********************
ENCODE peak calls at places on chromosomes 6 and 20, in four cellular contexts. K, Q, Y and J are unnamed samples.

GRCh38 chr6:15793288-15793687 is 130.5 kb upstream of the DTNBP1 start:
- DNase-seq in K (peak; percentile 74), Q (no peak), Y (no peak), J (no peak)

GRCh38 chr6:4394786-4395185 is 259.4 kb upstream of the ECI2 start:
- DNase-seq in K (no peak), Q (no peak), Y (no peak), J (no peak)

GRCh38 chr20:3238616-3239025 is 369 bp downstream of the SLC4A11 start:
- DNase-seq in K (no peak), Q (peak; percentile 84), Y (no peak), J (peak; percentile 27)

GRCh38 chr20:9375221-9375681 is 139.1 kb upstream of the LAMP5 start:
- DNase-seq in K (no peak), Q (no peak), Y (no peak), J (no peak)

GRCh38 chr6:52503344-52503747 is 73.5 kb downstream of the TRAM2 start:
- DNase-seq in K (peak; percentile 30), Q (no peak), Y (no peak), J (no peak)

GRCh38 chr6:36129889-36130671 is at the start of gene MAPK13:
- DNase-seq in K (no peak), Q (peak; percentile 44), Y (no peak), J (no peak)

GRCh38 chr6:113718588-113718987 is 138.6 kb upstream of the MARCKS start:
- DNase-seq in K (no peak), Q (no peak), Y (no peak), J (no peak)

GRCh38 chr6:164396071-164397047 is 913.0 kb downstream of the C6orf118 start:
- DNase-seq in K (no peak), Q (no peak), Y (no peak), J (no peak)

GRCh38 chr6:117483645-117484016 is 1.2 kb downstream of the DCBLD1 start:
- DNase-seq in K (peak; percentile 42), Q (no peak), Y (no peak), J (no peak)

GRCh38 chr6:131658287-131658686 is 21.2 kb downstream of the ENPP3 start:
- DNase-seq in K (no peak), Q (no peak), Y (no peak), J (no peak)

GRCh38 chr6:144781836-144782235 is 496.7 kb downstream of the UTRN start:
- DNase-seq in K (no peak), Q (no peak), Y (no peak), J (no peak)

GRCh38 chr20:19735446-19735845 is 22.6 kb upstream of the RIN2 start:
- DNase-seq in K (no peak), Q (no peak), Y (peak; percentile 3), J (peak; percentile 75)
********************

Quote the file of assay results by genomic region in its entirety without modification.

ENCODE peak calls at places on chromosomes 6 and 20, in four cellular contexts. K, Q, Y and J are unnamed samples.

GRCh38 chr6:15793288-15793687 is 130.5 kb upstream of the DTNBP1 start:
- DNase-seq in K (peak; percentile 74), Q (no peak), Y (no peak), J (no peak)

GRCh38 chr6:4394786-4395185 is 259.4 kb upstream of the ECI2 start:
- DNase-seq in K (no peak), Q (no peak), Y (no peak), J (no peak)

GRCh38 chr20:3238616-3239025 is 369 bp downstream of the SLC4A11 start:
- DNase-seq in K (no peak), Q (peak; percentile 84), Y (no peak), J (peak; percentile 27)

GRCh38 chr20:9375221-9375681 is 139.1 kb upstream of the LAMP5 start:
- DNase-seq in K (no peak), Q (no peak), Y (no peak), J (no peak)

GRCh38 chr6:52503344-52503747 is 73.5 kb downstream of the TRAM2 start:
- DNase-seq in K (peak; percentile 30), Q (no peak), Y (no peak), J (no peak)

GRCh38 chr6:36129889-36130671 is at the start of gene MAPK13:
- DNase-seq in K (no peak), Q (peak; percentile 44), Y (no peak), J (no peak)

GRCh38 chr6:113718588-113718987 is 138.6 kb upstream of the MARCKS start:
- DNase-seq in K (no peak), Q (no peak), Y (no peak), J (no peak)

GRCh38 chr6:164396071-164397047 is 913.0 kb downstream of the C6orf118 start:
- DNase-seq in K (no peak), Q (no peak), Y (no peak), J (no peak)

GRCh38 chr6:117483645-117484016 is 1.2 kb downstream of the DCBLD1 start:
- DNase-seq in K (peak; percentile 42), Q (no peak), Y (no peak), J (no peak)

GRCh38 chr6:131658287-131658686 is 21.2 kb downstream of the ENPP3 start:
- DNase-seq in K (no peak), Q (no peak), Y (no peak), J (no peak)

GRCh38 chr6:144781836-144782235 is 496.7 kb downstream of the UTRN start:
- DNase-seq in K (no peak), Q (no peak), Y (no peak), J (no peak)

GRCh38 chr20:19735446-19735845 is 22.6 kb upstream of the RIN2 start:
- DNase-seq in K (no peak), Q (no peak), Y (peak; percentile 3), J (peak; percentile 75)